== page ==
Service contracts should include what to expect when the unexpected happens.  A good service contract spells out exactly what both parties are responsible for, so there aren’t any nasty surprises down the road.

For example, is your IT company solely responsible for network downtime or does that responsibility also fall on employees? If employees don’t adhere to IT or cybersecurity policies can they still be held liable? What happens if an employee damages equipment? All of these questions should be answered in your service contract.

Another important section to review is the service level agreement (SLA).  SLAs spell out what the service provider is guaranteeing they will provide and at the intervals to expect the repsonses. 

For example, if you have trouble with the application you subscribe to, how quickly will they respond to the request.  What happens if they do not reach that expectation? Will you get service credits? Are there any remedies you can expect?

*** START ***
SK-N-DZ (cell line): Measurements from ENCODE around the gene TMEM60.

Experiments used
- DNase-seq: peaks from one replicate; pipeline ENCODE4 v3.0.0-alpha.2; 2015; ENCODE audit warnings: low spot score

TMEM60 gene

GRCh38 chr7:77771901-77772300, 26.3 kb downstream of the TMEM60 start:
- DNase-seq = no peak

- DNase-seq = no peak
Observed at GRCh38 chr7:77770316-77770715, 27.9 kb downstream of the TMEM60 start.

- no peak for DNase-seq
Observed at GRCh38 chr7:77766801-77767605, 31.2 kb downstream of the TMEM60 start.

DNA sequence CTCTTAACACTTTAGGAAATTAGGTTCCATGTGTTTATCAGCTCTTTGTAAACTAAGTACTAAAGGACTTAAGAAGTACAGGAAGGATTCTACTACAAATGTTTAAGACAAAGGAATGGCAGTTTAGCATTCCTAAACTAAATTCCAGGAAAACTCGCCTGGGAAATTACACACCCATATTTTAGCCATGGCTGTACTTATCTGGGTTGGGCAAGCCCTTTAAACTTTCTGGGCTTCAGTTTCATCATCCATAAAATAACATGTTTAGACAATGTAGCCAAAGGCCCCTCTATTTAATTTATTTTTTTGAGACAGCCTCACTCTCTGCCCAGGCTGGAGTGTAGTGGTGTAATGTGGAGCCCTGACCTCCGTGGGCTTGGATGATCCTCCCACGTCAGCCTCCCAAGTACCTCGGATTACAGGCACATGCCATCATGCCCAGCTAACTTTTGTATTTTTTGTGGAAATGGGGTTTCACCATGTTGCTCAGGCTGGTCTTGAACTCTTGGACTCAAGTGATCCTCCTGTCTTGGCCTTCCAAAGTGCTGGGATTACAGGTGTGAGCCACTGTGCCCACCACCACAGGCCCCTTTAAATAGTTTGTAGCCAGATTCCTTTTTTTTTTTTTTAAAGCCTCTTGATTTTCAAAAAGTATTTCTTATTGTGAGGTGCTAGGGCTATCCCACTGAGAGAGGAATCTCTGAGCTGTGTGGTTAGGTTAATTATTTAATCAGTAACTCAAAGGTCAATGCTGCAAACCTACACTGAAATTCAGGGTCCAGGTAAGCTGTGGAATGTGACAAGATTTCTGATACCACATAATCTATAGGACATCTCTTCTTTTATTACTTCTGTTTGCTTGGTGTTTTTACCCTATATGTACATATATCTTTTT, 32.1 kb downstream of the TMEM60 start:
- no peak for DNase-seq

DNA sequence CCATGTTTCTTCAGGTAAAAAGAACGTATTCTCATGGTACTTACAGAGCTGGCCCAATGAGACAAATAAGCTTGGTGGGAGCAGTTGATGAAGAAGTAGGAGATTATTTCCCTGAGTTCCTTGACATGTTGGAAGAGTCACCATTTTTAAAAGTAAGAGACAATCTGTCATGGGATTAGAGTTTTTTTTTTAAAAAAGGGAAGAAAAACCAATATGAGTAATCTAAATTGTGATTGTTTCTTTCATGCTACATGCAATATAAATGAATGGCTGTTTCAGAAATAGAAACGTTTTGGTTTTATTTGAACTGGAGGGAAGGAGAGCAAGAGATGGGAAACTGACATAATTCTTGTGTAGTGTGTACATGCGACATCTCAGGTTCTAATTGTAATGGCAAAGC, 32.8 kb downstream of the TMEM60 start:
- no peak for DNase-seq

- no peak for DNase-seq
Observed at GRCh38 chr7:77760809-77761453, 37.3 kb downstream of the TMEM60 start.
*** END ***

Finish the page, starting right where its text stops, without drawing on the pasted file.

Be sure to read over SLAs.  If they aren’t exactly what you wanted, make sure that to negotiate them before you sign and find out if you can renegotiate later. Having a clear agreement about responsibilities will help reduce any tension when it comes time to deliver on promises and hold both parties accountable for their actions.

You’re Not Alone

Finding the right services for your organization, doesn’t have to overwhelm you.  From contract negotiations and expense audits to equipment purchases, stretching your IT budget can help your organization tremendously. If you need support, we’d love to help. It’s easy to contact us. 

Who Is IT Enabled?

IT Enabled is a managed IT service provider.  We help organizations with 5-500 employees tackle technology issues by providing comprehensive IT including network and tech supportsuch as computer, laptop and server supportcybersecuritydisaster recovery options and business phone systems.  Our business is keeping you focused on your business.